"American Sniper" A Long Shot For Hollywood Awards?
"I'll Be First In Line To See This Movie When It's Released."
Martha MacCullum, co-anchor of America's Newsroom on the FOX News Channel, takes aim at potential backlash for the film "American Sniper," hitting theaters Christmas Day. The movie stars two-time Academy Award nominee Bradley Cooper and was directed by Clint Eastwood. In other words, it's got major credentials, and yet, points out MacCullum, it hasn't yet received a warm welcome from Hollywood critics.
McCallum: The film "did not get a lot of love at the SAG or Golden Globe nominations. It's facing some backlash…perhaps it's too much about God…too much about Country."
The movie is based on the best-selling book "American Sniper," written by former Navy SEAL Chris Kyle about his life in combat. A highly decorated hero, Kyle is regarded as the most lethal sniper in American history. After having survived four harrowing tours in Iraq, Chris retired from the military and began working with veterans suffering from PTSD. Tragically, Kyle was murdered in his home state of Texas by a former Marine he was trying to help. MacCullum asks guest and former Navy SEAL Rob O'Neill to share his thoughts on the making of this film.
O'Neill: "I'm really glad that they made a movie out of it. His story's incredible. Here's a hero… He was highly decorated, the most confirmed kills in U.S. history as far as I know, and then he came back just to pay it forward. He was probably someone who should have had post-traumatic stress and he didn't. He was helping vets that did have it and his life is tragically taken."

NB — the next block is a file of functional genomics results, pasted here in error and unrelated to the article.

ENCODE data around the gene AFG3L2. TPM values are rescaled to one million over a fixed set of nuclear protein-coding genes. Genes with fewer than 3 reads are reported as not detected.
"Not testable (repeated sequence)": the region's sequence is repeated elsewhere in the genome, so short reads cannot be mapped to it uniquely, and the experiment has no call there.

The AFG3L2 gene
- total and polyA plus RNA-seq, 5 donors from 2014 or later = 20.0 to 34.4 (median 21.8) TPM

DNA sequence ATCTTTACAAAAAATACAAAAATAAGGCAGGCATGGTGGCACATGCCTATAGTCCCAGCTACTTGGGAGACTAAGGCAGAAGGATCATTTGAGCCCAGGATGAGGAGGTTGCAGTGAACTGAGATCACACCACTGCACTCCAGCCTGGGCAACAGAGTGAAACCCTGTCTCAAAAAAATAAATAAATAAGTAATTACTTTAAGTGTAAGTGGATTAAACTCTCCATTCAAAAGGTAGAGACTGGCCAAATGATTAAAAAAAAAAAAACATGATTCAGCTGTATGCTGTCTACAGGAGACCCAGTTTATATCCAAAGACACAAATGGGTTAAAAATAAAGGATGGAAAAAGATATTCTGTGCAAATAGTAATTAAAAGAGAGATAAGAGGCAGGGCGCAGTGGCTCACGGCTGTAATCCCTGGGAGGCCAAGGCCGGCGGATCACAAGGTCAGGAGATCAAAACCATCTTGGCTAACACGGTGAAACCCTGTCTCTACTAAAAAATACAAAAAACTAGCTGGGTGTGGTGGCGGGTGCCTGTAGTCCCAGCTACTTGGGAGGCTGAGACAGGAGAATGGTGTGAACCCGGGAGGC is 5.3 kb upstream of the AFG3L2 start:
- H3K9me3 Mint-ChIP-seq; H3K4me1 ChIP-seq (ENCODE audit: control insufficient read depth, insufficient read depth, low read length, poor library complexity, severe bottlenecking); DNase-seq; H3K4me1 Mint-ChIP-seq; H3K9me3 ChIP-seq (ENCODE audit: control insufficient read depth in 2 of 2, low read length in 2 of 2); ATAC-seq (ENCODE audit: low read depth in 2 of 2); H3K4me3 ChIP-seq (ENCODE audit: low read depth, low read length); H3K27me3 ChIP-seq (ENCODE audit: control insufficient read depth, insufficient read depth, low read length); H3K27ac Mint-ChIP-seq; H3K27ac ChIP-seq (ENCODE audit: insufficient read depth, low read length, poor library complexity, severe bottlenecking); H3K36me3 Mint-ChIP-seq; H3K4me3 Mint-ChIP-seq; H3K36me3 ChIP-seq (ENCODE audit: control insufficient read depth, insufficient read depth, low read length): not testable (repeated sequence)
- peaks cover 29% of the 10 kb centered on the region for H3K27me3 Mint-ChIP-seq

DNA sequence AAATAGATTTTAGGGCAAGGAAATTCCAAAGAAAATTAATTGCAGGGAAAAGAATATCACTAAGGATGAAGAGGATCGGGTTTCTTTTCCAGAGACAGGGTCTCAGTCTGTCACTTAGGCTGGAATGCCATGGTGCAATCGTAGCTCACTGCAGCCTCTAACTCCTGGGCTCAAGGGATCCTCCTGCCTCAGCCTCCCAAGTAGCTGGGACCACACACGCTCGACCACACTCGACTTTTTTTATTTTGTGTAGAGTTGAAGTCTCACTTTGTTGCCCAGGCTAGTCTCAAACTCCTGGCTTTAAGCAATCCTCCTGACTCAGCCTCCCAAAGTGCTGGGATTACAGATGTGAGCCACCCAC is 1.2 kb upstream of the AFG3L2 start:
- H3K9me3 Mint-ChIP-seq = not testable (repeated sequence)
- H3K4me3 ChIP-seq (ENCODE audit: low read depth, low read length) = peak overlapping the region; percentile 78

McCallum: "What do you think about the response? Obviously, you're not a movie critic. You're a military man. From everything I've heard it's an extraordinary movie and one that should probably get some nominations. It seems to not be on the short list for those so far."
O'Neill: "It seems that way. I guess there's sort of a history of that in Hollywood. This happened with a movie that was just made, "Lone Survivor" about Marcus Luttrell. That movie was kind of snubbed, but as far as I'm concerned, with my history, it's about as close as you can get to seeing actual combat in the mountains of Afghanistan and the best war movie I've seen since "Saving Private Ryan," which itself was also snubbed in 1999. Best war movie about World War II and I think "Shakespeare in Love" got Best Picture, so seems like a history there."
McCallum: "One of things that looks compelling about 'American Sniper' is the way that it weaves together Chris Kyle's life…his wife Taya was a very important part of making this movie and how difficult the relationships at home can be."
O'Neill: "I'm glad his wife made the movie. Navy SEALs are still deployed more than they're at home and it's difficult on the families. In my case in particular, I would leave…I was married at the time. I could kiss my wife and leave but she'd have to stay home and stay strong for the kids. It's difficult. It's a story that needs to be told."
Whether or not "American Sniper" is in line for any major awards, O'Neill confirms, "I'll be first in line to see this movie when it's released."